2016-2017 Beach Bummer List

This site is right in front of the luxurious five-star Ritz Carlton resort in Dana Point, but one-star water quality persists in the bird-ridden spot. Local agencies have argued that the meandering portion of Salt Creek has facilitated a greater bird population, and in turn increased the amount of bird feces at this location—ultimately leading to the poor water quality. A falconry program was implemented to reduce bird-related bacterial counts at the mouth of the creek. However, potential harm to federally threatened snowy plovers during their nesting season halted the program—a decision Heal the Bay supported. The City of Dana Point has also invested in an Ozone Treatment Facility to treat dry weather runoff. Moms may think this enclosed and wave-less beach is super safe, but don’t let the name fool you. As with most enclosed waterbodies, lack of circulation leads to high levels of bacterial pollution. Unfortunately, the projects to improve water quality at Mother’s Beach have not fully resolved the water quality issues. (Such projects include a circulation device to improve water flow, bird deterrent wires, and signage to discourage the public from feeding birds or bringing their dogs to the beach.) Luffenholtz Beach is a new addition this year, making the list at the No. 8 spot. Private septic systems in Trinidad are to blame for the recent bacterial issues. Capitola has jumped on and off the Beach Bummer list repeatedly over the history of the Beach Report Card, and has returned after a three-year hiatus. This beach sits at the mouth of Soquel Creek, south of the Capitola wharf. Beaches at the mouth of storm drains, creeks or rivers pose a public health threat to the beach-going public when flowing because of bacteria exposure, even during dry weather. Despite many projects to improve beach water quality, the Santa Monica Pier continues to be a mainstay on the Beach Bummer list. Moist conditions under the pier, flocks of birds and stormdrain runoff are the likely culprits. Soon, the city will start construction on a massive underground stormwater storage tank that will capture wet weather runoff that drains to the Santa Monica Pier storm drain. The stored runoff will supply water to the Santa Monica Urban Runoff Recycling Facility (SMURRF) during dry weather, which should greatly reduce the amount of stormwater that enters Santa Monica Bay from city streets and therefore improve water quality at the pier. San Diego’s La Jolla Cove is a new addition to the Bummer list this year. It is likely that the cove-like conditions (limited water circulation) exacerbate poor water quality. Agency staff who monitor water quality in the area also noted an increase in seal and sea lion activity. But whether these pinnipeds are a contributing factor to the high bacterial counts is unconfirmed. Marina Lagoon returns to the Beach Bummer list this year after a brief reprieve in the 2015 summer season, when it earned a C grade. Like many enclosed beaches, poor water circulation is an issue for the Marina Lagoon where Lakeshore Park is located. For the last eight years, Cowell Beach has been ranked either No. 1 or No. 2 on the Beach Bummer list (staying at the No. 1 spot for the last three years). Steel bird fencing was installed under the pier during the 2016 summer season to prevent bird roosting, but exceedances were still an issue. This site will be included in the 2017 NowCast program, where it will receive daily predictions of water quality. Shark sightings have intermittently closed stretches of this beach recently, but swimmers might be more worried about high bacteria levels. The County has conducted testing for canine and human sources, but have found none to date. Additional studies for the San Clemente Pier are being planned for the upcoming year. This is Clam Beach County Park’s fourth consecutive appearance on the Beach Bummer list, this year moving up and claiming the dubious No. 1 spot. Fed by Patricia Creek and Strawberry Creek, potential bacteria sources include private septic systems found upstream. The Humboldt Public Health lab is developing Bacteroides testing to help pinpoint the source.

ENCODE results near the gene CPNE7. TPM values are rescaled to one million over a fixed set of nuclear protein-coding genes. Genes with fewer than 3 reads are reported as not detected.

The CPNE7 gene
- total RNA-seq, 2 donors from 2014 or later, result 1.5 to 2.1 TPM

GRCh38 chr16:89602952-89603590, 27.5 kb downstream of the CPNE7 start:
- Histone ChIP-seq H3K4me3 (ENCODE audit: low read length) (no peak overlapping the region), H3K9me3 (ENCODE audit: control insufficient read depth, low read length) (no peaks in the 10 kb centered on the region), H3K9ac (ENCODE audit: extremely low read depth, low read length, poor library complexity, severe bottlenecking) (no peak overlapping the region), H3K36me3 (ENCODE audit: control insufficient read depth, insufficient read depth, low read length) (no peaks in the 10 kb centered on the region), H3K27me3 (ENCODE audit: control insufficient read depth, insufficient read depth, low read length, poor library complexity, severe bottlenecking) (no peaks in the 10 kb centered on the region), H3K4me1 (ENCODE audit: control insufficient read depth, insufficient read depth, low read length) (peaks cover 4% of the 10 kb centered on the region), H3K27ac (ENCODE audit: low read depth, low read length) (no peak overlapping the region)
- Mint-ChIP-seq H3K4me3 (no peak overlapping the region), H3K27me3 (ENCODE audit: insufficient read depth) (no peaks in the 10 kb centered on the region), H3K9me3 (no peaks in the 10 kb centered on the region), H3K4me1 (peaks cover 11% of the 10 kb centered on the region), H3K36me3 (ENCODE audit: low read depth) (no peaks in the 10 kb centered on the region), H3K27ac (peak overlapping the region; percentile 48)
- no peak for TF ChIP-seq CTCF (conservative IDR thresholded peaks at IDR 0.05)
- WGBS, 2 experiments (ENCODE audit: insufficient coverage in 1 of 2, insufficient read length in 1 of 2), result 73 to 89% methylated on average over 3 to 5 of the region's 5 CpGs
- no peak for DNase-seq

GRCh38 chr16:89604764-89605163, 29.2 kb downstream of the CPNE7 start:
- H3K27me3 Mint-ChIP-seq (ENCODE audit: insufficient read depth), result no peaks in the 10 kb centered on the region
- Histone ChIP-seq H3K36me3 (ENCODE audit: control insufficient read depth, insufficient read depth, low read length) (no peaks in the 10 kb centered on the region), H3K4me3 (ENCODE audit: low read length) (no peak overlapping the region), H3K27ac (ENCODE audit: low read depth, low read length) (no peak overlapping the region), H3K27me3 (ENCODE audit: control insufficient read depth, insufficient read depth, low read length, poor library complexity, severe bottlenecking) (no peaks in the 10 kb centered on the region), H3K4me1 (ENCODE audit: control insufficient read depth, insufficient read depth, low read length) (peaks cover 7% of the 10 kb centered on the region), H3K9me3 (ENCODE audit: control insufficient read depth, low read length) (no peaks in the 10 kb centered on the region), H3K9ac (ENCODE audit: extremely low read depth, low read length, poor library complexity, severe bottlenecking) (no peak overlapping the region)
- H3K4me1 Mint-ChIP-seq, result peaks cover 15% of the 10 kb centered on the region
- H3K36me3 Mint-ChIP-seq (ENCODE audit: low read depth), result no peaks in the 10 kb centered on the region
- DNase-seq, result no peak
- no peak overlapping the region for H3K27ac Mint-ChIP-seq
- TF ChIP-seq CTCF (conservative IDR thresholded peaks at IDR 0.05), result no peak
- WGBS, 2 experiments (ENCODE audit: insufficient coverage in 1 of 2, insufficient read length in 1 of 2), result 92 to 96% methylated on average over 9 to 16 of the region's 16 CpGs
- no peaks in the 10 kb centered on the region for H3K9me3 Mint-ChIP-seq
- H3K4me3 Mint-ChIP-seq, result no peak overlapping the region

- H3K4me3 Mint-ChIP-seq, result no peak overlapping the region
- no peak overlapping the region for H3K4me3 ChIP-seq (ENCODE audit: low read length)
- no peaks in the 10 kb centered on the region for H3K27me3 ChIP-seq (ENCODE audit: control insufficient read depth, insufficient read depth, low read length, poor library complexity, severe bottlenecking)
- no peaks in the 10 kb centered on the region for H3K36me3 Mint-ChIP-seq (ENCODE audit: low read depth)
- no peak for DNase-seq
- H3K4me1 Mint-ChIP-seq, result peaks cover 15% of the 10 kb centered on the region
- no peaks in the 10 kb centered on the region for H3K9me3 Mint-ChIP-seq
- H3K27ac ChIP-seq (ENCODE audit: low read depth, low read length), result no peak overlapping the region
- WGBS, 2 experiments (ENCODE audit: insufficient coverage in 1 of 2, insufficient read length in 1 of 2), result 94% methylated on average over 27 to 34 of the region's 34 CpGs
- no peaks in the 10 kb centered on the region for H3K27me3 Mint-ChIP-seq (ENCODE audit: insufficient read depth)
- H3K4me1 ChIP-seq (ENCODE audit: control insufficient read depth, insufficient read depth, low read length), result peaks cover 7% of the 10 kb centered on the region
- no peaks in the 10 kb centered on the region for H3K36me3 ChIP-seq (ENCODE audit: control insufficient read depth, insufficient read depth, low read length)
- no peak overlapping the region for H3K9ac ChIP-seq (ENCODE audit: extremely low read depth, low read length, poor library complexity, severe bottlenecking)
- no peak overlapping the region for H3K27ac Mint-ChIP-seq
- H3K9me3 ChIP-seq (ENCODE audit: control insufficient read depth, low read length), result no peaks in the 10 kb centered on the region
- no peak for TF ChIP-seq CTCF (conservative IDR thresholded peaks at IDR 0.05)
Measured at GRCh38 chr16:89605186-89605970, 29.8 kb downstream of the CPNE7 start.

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This site is right in front of the luxurious five-star Ritz Carlton resort in Dana Point, but one-star water quality persists in the bird-ridden spot. Local agencies have argued that the meandering portion of Salt Creek has facilitated a greater bird population, and in turn increased the amount of bird feces at this location—ultimately leading to the poor water quality. A falconry program was implemented to reduce bird-related bacterial counts at the mouth of the creek. However, potential harm to federally threatened snowy plovers during their nesting season halted the program—a decision Heal the Bay supported. The City of Dana Point has also invested in an Ozone Treatment Facility to treat dry weather runoff.

Heal the Bay analysts assigned A-to-F letter grades to 416 beaches along the California coast for three reporting periods in 2016-2017, based on levels of weekly bacterial pollution. Some 96% of beaches received A or B grades during the summer.

But pockets of fecal bacteria still trouble our waters and threaten the health of millions of beachgoers. Here’s our look at the 10 most polluted beaches in the state – our annual Beach Bummer List.

To avoid illness, ocean-goers can check the latest water quality grades at their favorite beaches, based on the latest samples, each week at beachreportcard.org (or download the Beach Report Card app for Apple or Android). For more information, check out our Beach Report Card blog post or read the full report here.